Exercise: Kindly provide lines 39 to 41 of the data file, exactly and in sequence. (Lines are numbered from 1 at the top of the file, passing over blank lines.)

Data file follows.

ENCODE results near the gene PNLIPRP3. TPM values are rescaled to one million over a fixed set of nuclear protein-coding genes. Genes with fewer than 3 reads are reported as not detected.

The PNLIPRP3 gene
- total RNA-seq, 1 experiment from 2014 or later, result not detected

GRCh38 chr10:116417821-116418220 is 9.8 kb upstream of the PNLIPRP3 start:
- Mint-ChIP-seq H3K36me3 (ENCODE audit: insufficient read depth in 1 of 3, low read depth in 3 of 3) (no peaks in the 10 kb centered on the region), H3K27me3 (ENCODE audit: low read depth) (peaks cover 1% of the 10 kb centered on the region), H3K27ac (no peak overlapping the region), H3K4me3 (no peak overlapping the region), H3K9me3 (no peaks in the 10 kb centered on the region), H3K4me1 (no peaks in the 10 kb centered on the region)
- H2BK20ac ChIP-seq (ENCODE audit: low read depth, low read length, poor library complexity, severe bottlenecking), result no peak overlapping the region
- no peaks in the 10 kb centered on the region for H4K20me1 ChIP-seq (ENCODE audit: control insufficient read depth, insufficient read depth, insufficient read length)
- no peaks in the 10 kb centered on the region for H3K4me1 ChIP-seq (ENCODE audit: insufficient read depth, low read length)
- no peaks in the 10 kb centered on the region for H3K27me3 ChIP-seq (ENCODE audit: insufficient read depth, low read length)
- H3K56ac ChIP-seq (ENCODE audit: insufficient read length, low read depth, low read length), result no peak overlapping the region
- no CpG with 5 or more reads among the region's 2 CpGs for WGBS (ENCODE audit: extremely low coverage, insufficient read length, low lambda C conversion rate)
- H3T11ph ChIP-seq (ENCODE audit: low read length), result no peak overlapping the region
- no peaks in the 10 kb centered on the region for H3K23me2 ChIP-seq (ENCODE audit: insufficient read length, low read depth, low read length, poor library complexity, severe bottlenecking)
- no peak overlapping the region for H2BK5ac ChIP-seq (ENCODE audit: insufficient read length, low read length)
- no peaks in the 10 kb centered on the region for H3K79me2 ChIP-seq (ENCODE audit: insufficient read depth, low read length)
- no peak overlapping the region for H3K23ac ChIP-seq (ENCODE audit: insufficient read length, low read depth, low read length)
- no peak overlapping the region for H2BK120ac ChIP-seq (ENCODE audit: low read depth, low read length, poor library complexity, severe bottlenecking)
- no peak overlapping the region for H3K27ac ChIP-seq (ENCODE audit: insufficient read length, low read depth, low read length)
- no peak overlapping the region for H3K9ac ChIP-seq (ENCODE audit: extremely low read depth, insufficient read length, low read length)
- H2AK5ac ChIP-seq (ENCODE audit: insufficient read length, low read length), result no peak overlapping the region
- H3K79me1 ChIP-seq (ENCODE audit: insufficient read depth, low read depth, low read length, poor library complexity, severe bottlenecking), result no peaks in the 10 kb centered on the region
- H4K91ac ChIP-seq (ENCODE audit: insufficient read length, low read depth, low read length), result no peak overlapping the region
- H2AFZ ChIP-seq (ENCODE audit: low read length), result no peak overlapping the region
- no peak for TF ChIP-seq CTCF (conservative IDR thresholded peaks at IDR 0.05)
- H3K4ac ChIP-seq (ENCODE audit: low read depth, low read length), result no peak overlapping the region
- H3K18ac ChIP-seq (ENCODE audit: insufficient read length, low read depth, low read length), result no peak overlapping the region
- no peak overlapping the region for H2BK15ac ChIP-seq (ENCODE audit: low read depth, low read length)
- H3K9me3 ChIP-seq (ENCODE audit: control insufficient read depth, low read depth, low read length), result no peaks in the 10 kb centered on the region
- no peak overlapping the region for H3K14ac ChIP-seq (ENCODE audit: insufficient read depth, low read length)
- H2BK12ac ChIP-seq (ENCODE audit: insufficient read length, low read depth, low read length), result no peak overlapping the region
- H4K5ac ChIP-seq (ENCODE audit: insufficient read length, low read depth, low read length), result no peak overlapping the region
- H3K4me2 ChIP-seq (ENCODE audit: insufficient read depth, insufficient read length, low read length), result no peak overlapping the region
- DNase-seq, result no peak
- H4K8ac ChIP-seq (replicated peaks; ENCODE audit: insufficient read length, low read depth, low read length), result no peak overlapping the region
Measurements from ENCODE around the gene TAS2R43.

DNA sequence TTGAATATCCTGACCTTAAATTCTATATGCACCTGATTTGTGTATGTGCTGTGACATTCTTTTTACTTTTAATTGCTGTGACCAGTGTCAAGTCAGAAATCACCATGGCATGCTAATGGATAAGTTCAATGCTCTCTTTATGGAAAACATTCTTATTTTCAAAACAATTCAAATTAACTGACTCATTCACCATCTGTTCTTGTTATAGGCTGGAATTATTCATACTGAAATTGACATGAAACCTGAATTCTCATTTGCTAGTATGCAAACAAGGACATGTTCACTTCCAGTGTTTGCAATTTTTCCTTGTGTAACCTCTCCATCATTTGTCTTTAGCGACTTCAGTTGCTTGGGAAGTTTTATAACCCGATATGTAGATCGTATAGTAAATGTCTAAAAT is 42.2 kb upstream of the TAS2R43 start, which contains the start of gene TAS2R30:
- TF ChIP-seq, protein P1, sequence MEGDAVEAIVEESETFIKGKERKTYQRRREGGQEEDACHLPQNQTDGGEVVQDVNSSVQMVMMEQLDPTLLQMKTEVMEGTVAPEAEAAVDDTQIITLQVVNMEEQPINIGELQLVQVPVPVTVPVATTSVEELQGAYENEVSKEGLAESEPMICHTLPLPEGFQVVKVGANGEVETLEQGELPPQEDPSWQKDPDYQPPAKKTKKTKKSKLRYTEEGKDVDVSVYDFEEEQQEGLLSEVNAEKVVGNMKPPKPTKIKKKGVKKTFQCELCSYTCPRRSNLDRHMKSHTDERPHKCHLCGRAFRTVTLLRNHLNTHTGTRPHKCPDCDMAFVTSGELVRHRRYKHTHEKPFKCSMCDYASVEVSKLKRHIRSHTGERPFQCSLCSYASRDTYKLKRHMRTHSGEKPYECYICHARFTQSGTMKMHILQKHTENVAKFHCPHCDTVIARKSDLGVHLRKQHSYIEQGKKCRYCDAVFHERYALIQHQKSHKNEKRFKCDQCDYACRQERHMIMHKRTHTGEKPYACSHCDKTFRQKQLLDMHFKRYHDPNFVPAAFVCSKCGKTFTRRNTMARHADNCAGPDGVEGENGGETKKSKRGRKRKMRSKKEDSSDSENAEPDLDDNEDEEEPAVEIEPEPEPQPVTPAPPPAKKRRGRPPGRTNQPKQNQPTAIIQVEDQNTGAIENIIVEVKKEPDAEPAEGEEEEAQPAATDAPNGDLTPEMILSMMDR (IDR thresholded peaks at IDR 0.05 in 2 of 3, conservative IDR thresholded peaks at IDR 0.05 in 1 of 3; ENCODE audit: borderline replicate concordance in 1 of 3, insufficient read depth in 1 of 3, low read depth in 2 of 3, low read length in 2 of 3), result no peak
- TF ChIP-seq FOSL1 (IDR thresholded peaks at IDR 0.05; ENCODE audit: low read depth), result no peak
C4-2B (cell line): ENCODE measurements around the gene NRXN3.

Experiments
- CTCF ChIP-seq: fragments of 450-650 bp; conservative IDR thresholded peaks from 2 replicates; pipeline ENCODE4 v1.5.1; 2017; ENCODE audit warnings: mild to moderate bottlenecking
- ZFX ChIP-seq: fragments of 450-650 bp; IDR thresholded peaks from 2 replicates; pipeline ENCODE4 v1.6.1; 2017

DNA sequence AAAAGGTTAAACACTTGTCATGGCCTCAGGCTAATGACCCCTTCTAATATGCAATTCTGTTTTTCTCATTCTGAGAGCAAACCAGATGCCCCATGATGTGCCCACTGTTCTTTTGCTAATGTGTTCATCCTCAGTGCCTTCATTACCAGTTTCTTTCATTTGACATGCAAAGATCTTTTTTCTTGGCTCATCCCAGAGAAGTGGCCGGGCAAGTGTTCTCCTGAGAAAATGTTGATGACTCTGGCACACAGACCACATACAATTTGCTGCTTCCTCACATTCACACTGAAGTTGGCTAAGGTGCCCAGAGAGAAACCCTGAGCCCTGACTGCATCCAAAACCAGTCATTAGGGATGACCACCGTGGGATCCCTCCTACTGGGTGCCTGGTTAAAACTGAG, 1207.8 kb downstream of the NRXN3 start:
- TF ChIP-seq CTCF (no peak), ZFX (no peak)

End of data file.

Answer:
C4-2B (cell line): ENCODE measurements around the gene NRXN3.

Experiments
- CTCF ChIP-seq: fragments of 450-650 bp; conservative IDR thresholded peaks from 2 replicates; pipeline ENCODE4 v1.5.1; 2017; ENCODE audit warnings: mild to moderate bottlenecking